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JMU men return the favor in rematch thriller with App State, 63-57

By David Rogers. BOONE, N.C. — In the Feb. 4 home-and-home rematch at the Holmes Convocation Center, in front of the season’s largest crowd (3,870), James Madison returned a “favor” in defeating Appalachian State, 63-57.

A first meeting on Jan. 7 saw the Mountaineers surprise the then nation’s No. 1-ranked scoring offense, limiting the Dukes to just 62 points while going on a tear, offensively, to win 71-62. With just over eight minutes to go in that Harrisonburg, Va. tilt, App State led by as many as 20 points before James Madison was able to close the gap, but the Dukes still fell way short of their season-long scoring average closer to 85 points per game, according to NCAA statistics.

But in the rematch, 36 percent free throw shooting by App State was unlikely to get the job done. The Mountaineers made only five of 14 shots from the charity stripe, nine points missed that would have made all the difference in the world.

But there were other shortcomings, too, to have made a difference. The Mountaineers’ three players coming off the bench in the on-court rotation are collectively credited with playing 40 minutes. Points scored by the trio? Zero. Christopher Mantis, Tamell Pearson and Dibaji Walker did take seven shots between them, but none fell through the hoop and kissed the net.

The Mountaineers’ bench performance is surprising when you consider App State’s different combinations of bench players came into the came ranked at No. 53 out of 352 NCAA D1 programs. Those “reserves” (all have also started games) rotating in have been averaging more than 24 points per game, according to stats maintained, regularly updated and published by the NCAA.

Nonetheless, there were thrills for the partisan home crowd, on a night when former head coach Bobby Cremins was among the spectators. Cremins was at the helm when App State made the NCAA Division I Men’s Basketball Championship tournament in 1979, as a member of the Southern Conference. It was the first time App State had qualified for “The Big Dance,” otherwise known as “March Madness.” They have made it only two other times, in 2000 (head coach, Buzz Peterson) and 2021 (current head coach, Dustin Kerns).

Cremins and all the rest of the Holmes Center fans saw the Mountaineers dig a hole for themselves, going down by 14 points with 42 seconds left in the first half. App State guard Terence Harcum then offered a foreshadowing of what was to come after intermission when he drained a 3-pointer just three seconds before the halftime buzzer, narrowing the deficit to 11 points at the break.

Harcum hit another 3-pointer just 15 seconds into the second half to pick up where he left off. Another basket inside by freshman Justin Abson followed and suddenly the Mountaineers had closed the deficit to a manageable 6 points, 30-24.

JMU guard Takal Molson countered with a couple of made free throws, a layup and a 3-pointer to stretch the Dukes’ lead back out to 11 points, but App State’s C J Huntley and Donovan Gregory intermixed some baskets of their own to keep the Mountaineers in the hunt, at 37-30.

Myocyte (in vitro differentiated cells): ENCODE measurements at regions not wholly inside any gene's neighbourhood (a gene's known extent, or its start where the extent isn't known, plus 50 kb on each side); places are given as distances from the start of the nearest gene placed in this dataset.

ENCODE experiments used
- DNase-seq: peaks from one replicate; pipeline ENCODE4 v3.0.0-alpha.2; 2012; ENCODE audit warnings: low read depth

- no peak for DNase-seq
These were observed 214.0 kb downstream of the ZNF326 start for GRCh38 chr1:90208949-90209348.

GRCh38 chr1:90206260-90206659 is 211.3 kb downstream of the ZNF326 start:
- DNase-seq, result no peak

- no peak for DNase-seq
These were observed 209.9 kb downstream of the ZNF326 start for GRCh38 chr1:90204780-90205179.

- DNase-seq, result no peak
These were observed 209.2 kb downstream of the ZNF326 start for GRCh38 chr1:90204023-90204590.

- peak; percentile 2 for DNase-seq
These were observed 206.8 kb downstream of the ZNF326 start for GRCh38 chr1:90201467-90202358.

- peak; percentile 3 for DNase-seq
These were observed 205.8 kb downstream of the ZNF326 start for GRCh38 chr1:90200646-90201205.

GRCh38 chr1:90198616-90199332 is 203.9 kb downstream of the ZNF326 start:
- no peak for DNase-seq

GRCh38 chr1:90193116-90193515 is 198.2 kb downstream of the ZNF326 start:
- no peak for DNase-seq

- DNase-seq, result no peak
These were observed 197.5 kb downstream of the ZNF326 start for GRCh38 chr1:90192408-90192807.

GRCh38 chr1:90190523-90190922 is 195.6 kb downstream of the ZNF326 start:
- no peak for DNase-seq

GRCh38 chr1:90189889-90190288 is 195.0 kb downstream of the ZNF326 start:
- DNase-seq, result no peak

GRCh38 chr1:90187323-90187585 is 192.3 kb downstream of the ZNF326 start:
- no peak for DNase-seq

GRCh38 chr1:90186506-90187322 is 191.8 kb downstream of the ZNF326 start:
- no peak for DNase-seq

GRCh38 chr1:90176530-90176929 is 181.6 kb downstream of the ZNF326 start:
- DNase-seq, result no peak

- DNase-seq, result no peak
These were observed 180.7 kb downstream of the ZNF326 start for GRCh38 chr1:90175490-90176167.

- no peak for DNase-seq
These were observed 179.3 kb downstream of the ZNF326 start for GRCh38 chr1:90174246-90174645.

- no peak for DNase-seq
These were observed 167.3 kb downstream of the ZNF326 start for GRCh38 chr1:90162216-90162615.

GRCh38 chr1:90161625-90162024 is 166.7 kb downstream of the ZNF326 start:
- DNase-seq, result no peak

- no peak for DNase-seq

Consecutive 3-pointers by Harcum brought the Mountaineers to within one point, at 37-36, which also brought hope to the App State faithful raising the roof off the arena walls a smidgen in appreciation.

But the trail to another Sun Belt Conference win ran cold at that point. Good offensive production from the Dukes’ Molson, Tyree Ihenacho, Terrence Edwards, and Julian Wooden, along with disruptive defense vs. Mountaineer possessions down the stretch kept App State at bay.

With the loss, the Mountaineers’ season record fell to 13-12 overall and 6-6 in Sun Belt Conference play. They’ll look to improve on that Feb. 9 when they travel to Monroe, La., to face ULM (11-14 overall, 7-5 SBC). They stay on the road for a Feb. 11 tilt at South Alabama, in Mobile.


  • With his scoring contributions early in the second half, senior Donovan Gregory became the 35th App State men’s basketball player to reach 1,000 career points scored.
  • According to records kept by App State’s Strategic Communications team, Gregory became one of “at least 13 players in program history” with 1,000 points and 500 rebounds.
  • A Charlotte native, Gregory cleared the boards for his 500th rebound on Dec. 2, against Marshall.
  • Also on Feb. 4, Gregory became the seventh player in program history to record 150 career steals.
  • Freshman Justin Abson continued to make an impression on Division 1 basketball with three blocked shots against James Madison. That increases his season total to 57, the most ever by an App State freshman and the third-most by a Mountaineer. The three blocks on Feb. 4 moves Abson into a tie for 9th in the nation with Isaiah Cozart of Eastern Kentucky and Liam Robbins of Vanderbilt. The App State record for most blocks in a season is at 75, recorded by Jeremy Clayton in 2007-2008.


  • APP Donovan Gregory: 21 points, 9 rebounds, 2 assists, 1 steal
  • APP Justin Abson: 11 rebounds, 2 assists, 3 blocked shots, 2 points
  • APP Terence Harcum: 20 points (five 3-pointers, 5 rebounds, 2 assists, 1 steal
  • APP Xavion Brown: 12 points, 5 assists, 4 rebounds, 2 steals
  • JMU Takal Molson: 16 points, 5 rebounds, 3 assists
  • JMU Terrence Edwards: 14 points, 7 rebounds, 2 steals
  • JMU Julien Wooden: 12 points, 4 rebounds
  • JMU Noah Freidel: 10 rebounds
  • JMU Tyree Ihenacho: 10 points, 7 rebounds, 3 assists, 1 block, 2 steals






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